The Global War On You Know Who

"The West is facing a concerted effort by Islamic jihadists, the motives and goals of whom are largely ignored by the Western media, to destroy the West and bring it forcibly into the Islamic world -- and to commit violence to that end even while their overall goal remains out of reach. That effort goes under the general rubric of jihad."
-- Robert Spencer

Wednesday, January 11, 2006

What's Next For Iran

After blowing off an IAEA meeting, opening sealed facilities, and resuming uranium enrichment, the Euros and El Baradei are jibbering about Iran having precipitated a "serious crisis." A stern nastygram is no doubt forthcoming, and the MMs are likely preparing to laugh hysterically while they read it.

The good news is, the grown-ups sound like they've got a plan too -- and the sort of task forces it involves tend to carry grenades rather than Cross pens.
The White House said on Wednesday that Iran has made a "serious miscalculation" by clearing the way to resume uranium enrichment and that intensive diplomacy was under way with European allies and others about what to do now.

"We believe that if the negotiations have run their course and Iran is not going to negotiate in good faith, then there's no other option but to refer the matter to the Security Council," McClellan said. "If that happens then we would talk about what actions need to be taken at that time."
More details on possible Israeli plans to deliver a nastygram of their own:
Israel is updating plans for a pre-emptive strike on Iran's nuclear facilities which could be launched as soon as the end of March, according to military and intelligence sources.

The Israeli raids would be carried out by long-range F-15E bombers [pictured above] and cruise missiles against a dozen key sites and are designed to set Tehran's weapons programme back by up to two years.Pilots at the Israeli air force's elite 69 squadron have been briefed on the plan and have conducted rehearsals for their missions.

The prime targets would be the uranium enrichment plant at Natanz, 150 miles south of Tehran, a heavy-water production site at Arak, 120 miles south-west of the capital, and a site near Isfahan in central Iran which makes the uranium hexafluoride gas vital to the arms manufacturing process.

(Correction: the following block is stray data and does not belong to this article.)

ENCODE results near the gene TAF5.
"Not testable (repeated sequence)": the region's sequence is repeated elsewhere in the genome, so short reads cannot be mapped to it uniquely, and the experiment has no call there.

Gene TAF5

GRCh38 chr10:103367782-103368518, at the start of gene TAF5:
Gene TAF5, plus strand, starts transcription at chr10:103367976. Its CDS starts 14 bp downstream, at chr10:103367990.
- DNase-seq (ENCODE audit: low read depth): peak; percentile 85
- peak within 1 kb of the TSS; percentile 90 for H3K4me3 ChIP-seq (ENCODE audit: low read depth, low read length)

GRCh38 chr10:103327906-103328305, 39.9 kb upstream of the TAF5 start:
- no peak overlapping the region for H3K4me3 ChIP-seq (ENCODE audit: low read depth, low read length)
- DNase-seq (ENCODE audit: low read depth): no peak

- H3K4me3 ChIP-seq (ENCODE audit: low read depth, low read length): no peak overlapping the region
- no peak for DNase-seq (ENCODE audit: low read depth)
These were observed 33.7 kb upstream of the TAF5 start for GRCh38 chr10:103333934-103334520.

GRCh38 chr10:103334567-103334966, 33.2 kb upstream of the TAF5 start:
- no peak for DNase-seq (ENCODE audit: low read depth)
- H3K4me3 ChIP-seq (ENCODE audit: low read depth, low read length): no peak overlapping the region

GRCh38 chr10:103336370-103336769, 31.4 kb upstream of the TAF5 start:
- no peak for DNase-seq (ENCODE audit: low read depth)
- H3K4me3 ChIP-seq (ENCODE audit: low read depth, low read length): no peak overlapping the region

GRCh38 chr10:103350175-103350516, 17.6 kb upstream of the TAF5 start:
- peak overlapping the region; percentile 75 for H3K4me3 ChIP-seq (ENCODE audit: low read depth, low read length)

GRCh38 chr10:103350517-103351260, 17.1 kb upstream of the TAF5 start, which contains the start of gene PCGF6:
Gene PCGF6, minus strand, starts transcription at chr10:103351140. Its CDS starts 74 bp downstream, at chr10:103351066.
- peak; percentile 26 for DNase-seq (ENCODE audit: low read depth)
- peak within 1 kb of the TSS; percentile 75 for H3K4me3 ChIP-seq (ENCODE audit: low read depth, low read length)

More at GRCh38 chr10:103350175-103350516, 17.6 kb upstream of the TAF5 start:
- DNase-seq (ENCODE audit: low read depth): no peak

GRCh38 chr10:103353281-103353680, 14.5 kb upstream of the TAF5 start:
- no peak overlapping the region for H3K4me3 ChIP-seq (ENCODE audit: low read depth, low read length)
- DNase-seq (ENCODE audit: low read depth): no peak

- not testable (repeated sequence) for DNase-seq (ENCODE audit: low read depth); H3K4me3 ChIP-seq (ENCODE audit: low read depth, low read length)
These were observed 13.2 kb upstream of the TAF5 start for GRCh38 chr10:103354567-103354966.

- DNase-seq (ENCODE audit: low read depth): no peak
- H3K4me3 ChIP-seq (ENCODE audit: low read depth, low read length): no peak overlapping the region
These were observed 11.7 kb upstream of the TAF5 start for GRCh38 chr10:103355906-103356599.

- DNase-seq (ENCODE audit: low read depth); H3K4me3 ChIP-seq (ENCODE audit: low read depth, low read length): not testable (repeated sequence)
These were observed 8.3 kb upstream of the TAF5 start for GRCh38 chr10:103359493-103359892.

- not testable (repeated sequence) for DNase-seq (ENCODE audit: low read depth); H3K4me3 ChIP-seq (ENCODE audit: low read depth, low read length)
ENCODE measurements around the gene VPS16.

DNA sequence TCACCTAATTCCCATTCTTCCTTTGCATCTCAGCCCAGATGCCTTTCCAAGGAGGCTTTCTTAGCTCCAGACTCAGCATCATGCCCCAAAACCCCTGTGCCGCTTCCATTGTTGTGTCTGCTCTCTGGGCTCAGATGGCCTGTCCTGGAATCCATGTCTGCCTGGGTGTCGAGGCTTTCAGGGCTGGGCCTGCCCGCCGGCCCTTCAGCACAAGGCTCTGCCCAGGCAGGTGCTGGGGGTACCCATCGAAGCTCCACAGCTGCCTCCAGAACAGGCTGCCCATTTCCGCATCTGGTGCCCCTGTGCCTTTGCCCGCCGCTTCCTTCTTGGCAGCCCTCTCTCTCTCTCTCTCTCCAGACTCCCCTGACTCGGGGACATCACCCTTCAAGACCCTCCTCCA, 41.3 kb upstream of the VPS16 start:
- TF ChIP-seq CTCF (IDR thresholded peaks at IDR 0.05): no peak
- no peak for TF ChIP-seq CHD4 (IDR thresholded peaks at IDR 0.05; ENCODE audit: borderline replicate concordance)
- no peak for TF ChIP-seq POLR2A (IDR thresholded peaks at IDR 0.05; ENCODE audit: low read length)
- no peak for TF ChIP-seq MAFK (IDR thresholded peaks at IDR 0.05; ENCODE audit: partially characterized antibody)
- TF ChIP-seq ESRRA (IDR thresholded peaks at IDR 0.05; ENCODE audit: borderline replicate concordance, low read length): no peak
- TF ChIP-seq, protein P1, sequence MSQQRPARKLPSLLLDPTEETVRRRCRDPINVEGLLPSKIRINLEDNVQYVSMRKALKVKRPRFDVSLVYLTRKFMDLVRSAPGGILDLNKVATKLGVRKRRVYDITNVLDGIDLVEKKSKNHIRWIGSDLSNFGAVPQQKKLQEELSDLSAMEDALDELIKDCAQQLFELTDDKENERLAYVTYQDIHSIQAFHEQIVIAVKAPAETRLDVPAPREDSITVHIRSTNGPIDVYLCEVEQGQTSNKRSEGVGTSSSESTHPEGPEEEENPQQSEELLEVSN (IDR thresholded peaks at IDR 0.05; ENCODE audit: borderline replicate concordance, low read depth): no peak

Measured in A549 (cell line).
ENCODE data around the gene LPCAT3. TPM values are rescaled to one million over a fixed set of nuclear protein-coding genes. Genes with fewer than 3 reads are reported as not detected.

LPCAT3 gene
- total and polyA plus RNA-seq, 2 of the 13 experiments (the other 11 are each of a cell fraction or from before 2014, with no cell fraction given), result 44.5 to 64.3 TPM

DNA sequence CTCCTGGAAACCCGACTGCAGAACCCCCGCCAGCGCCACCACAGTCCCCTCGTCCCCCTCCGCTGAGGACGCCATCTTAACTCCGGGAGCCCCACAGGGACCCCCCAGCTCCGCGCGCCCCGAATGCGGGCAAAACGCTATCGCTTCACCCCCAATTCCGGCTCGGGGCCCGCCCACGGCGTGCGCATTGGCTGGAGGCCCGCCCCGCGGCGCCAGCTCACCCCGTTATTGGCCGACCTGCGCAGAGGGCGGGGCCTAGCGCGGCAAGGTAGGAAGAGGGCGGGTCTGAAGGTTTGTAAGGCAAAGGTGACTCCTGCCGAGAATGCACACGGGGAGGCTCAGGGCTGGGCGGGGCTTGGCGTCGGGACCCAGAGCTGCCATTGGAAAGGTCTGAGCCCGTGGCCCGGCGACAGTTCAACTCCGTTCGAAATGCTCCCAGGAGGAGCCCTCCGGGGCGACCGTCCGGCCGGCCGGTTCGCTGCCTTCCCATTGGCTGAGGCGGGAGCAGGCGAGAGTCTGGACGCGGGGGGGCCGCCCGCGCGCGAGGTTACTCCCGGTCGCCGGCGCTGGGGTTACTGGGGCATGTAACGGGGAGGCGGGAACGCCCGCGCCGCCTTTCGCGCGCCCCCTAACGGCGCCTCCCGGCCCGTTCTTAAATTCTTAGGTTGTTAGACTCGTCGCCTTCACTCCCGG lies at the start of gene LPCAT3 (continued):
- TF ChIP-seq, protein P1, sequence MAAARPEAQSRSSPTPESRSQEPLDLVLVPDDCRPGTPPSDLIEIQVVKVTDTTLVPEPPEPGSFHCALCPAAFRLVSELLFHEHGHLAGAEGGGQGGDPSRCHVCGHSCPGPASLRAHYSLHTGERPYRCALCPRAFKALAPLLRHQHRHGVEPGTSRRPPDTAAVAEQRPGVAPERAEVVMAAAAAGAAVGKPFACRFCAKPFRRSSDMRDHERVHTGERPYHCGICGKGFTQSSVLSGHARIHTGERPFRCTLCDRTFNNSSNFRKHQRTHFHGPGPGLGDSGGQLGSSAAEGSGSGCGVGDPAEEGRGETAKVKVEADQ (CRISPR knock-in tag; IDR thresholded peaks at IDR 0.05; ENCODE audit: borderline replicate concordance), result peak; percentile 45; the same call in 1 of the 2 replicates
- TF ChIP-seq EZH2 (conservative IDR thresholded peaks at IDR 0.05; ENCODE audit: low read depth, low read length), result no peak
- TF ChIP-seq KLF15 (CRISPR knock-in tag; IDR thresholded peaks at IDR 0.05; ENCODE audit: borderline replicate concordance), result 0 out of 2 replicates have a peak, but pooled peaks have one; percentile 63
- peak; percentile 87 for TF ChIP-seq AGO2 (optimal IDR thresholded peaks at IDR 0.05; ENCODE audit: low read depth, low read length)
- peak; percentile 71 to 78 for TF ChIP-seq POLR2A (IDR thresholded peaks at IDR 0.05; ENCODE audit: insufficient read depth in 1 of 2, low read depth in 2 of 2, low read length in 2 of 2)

The really interesting part:
Sources say one, possibly two airfields in Kurdish northern Iraq have been earmarked as launch-points to reduce flying time over Iran.
Since the handover in June 2004, Iraqi airspace is sovereign territory. Israel would need permission from the Shi'a-dominated Iraqi government, presumably a significant obstacle. Most likely the request would come through the US, but the decision still belongs to the Iraqi government. Since we all know how it'll go down at the Security Council, how the US will persuade the Iraqis to allow Israelis to attack a Shi'a nation from Iraqi territory is the diplomatic ballet of interest here.
The Iranians have meanwhile dispersed production facilities across hundreds of miles of remote countryside to make a single, knockout blow more difficult. They have also ringed the sites, some of them deep underground, with missile batteries and radar-controlled anti-aircraft guns.

Part of the reason for an acceleration of Israel's contingency strike plans is that Russia agreed last month to sell Tehran £700m-worth of advanced SA-15 Gauntlet mobile missile systems. Some are believed to be destined for defence of Iran's Bushehr nuclear plant on the Gulf coast, which Russian engineers are helping to build.

Although Western military strategists think an attack on Tehran's scattered sites would be fraught with difficulties and could not be carried out without loss to the attacking forces, few doubt Israel's commitment to preventing Iran from acquiring nuclear firepower.
And if the Euros and the UN had a similar commitment, it wouldn't always fall to the Israelis and the US to do the dirty work. Ten bucks says Europe is spending more effort working up a draft condemnation of an Israeli attack than on grasping what it means to be within range of Iranian missiles.


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